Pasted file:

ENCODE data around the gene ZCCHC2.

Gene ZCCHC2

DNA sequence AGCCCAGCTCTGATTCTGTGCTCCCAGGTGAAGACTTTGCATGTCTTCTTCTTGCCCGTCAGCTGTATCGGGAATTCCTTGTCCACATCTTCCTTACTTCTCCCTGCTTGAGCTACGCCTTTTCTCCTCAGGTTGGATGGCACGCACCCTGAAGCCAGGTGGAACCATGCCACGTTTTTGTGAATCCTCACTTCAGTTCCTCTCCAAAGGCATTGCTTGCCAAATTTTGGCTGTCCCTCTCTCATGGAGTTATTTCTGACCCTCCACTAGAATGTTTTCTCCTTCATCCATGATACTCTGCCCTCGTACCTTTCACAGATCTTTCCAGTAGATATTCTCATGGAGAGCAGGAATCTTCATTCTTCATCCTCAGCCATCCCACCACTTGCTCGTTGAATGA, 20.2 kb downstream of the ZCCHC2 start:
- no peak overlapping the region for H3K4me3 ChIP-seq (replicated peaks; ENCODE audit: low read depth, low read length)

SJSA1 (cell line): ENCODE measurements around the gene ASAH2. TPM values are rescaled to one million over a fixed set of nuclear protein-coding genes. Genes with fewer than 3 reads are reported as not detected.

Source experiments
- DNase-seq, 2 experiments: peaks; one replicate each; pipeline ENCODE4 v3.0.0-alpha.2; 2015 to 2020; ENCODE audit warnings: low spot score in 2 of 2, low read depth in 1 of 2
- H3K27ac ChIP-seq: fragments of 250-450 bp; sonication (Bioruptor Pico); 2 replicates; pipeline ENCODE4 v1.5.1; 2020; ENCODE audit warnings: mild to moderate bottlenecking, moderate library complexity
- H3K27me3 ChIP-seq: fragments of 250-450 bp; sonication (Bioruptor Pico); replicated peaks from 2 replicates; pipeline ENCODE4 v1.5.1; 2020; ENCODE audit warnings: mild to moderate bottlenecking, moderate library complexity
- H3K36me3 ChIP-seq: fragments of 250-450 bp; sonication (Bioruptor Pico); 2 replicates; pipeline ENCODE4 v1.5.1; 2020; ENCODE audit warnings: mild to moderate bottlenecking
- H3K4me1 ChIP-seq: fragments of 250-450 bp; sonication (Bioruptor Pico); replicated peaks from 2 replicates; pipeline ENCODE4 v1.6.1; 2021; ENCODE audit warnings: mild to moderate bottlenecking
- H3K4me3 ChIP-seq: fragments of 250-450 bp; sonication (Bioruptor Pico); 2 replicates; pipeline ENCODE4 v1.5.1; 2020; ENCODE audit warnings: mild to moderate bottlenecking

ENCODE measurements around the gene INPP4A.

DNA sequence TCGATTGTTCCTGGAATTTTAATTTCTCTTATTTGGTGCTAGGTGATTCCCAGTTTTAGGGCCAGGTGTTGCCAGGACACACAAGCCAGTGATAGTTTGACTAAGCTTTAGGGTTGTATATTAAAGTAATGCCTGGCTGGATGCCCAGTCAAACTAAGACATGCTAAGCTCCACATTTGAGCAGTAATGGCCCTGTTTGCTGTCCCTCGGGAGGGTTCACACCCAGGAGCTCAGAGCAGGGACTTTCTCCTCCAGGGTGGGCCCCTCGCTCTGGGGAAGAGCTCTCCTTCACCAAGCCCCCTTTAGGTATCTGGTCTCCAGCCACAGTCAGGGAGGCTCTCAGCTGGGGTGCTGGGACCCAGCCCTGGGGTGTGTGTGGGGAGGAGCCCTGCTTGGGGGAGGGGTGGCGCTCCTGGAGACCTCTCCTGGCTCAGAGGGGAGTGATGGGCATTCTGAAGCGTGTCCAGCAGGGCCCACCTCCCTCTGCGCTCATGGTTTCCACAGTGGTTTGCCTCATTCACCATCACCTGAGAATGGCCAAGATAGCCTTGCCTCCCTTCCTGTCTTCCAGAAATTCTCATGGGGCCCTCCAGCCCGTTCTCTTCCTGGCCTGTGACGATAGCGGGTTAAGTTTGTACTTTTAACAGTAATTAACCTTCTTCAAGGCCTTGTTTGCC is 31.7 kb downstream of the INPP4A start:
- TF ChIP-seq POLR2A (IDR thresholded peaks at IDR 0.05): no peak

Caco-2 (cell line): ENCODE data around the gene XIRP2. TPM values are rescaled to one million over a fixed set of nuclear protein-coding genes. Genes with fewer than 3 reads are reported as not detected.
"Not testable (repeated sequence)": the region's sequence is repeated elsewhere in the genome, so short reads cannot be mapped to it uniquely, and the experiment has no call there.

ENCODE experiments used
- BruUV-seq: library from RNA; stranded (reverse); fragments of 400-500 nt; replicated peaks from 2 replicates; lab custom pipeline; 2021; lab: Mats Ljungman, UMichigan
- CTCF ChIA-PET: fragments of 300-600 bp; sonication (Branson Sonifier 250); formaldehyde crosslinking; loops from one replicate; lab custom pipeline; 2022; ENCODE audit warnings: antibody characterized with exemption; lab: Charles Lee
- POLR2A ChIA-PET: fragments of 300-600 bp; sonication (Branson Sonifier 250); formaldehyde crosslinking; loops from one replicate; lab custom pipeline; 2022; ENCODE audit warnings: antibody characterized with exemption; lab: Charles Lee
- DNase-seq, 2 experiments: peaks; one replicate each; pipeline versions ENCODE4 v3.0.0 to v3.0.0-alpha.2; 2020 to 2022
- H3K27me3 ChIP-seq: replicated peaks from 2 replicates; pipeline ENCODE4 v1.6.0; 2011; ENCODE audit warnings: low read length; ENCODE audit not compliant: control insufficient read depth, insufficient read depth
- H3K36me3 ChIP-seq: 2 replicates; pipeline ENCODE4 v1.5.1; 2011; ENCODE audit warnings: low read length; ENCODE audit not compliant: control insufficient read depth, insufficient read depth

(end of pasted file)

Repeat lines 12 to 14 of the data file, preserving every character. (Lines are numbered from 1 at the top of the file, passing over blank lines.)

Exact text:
- H3K4me3 ChIP-seq: fragments of 250-450 bp; sonication (Bioruptor Pico); 2 replicates; pipeline ENCODE4 v1.5.1; 2020; ENCODE audit warnings: mild to moderate bottlenecking

ENCODE measurements around the gene INPP4A.

DNA sequence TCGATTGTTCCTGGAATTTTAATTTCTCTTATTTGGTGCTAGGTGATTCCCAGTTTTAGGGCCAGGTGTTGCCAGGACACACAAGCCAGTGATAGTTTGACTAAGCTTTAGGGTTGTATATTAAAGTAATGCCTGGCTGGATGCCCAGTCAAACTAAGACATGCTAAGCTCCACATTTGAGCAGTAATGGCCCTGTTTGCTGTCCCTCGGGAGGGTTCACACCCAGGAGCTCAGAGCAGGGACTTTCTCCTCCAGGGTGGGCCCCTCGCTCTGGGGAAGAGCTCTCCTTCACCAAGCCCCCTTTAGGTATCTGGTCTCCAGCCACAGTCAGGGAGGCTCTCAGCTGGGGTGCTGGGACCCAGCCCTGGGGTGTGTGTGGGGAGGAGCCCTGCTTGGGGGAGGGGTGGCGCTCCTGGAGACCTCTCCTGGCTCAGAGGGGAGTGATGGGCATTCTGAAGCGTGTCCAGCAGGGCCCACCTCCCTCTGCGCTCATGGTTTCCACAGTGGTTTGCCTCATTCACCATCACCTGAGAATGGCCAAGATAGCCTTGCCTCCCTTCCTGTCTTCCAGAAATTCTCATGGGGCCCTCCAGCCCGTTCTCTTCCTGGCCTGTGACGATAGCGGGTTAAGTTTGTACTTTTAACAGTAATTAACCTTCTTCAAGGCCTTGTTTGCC is 31.7 kb downstream of the INPP4A start: